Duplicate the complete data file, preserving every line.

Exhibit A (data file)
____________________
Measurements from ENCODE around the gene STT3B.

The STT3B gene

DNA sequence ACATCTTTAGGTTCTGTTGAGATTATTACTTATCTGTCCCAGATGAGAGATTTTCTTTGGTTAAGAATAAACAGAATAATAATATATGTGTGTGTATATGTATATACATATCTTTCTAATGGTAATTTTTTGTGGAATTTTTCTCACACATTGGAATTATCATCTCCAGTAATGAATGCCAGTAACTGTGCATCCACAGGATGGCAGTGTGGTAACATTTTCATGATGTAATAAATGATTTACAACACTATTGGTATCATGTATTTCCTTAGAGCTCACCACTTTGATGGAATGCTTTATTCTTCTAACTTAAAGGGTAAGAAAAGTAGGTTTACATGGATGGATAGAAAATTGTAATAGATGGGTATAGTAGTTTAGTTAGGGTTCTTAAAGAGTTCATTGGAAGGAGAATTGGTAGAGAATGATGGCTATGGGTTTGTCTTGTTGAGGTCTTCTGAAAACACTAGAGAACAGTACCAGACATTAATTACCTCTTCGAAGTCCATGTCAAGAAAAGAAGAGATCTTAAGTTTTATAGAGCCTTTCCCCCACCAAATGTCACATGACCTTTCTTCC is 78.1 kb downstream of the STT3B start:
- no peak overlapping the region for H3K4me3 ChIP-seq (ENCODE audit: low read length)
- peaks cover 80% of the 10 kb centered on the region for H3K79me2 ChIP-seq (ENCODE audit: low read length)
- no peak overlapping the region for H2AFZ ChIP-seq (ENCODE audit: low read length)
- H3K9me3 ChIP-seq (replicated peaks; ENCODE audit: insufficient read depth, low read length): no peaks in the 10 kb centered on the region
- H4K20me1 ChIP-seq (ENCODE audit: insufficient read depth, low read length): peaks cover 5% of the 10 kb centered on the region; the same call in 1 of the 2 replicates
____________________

Measurements from ENCODE around the gene STT3B.

The STT3B gene

DNA sequence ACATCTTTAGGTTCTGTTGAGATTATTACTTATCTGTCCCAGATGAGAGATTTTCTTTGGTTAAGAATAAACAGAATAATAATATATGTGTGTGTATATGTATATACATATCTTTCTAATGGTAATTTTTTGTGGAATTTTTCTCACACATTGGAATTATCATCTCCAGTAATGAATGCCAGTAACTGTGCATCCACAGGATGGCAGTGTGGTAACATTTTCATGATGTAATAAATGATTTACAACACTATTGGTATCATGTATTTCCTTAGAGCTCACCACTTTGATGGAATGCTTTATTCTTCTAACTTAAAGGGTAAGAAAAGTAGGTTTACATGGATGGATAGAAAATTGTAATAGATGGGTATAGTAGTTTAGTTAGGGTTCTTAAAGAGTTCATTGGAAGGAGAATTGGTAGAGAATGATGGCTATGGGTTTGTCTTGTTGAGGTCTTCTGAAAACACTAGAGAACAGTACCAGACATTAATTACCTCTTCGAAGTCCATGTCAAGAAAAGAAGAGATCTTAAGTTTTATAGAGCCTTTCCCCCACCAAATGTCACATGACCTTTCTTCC is 78.1 kb downstream of the STT3B start:
- no peak overlapping the region for H3K4me3 ChIP-seq (ENCODE audit: low read length)
- peaks cover 80% of the 10 kb centered on the region for H3K79me2 ChIP-seq (ENCODE audit: low read length)
- no peak overlapping the region for H2AFZ ChIP-seq (ENCODE audit: low read length)
- H3K9me3 ChIP-seq (replicated peaks; ENCODE audit: insufficient read depth, low read length): no peaks in the 10 kb centered on the region
- H4K20me1 ChIP-seq (ENCODE audit: insufficient read depth, low read length): peaks cover 5% of the 10 kb centered on the region; the same call in 1 of the 2 replicates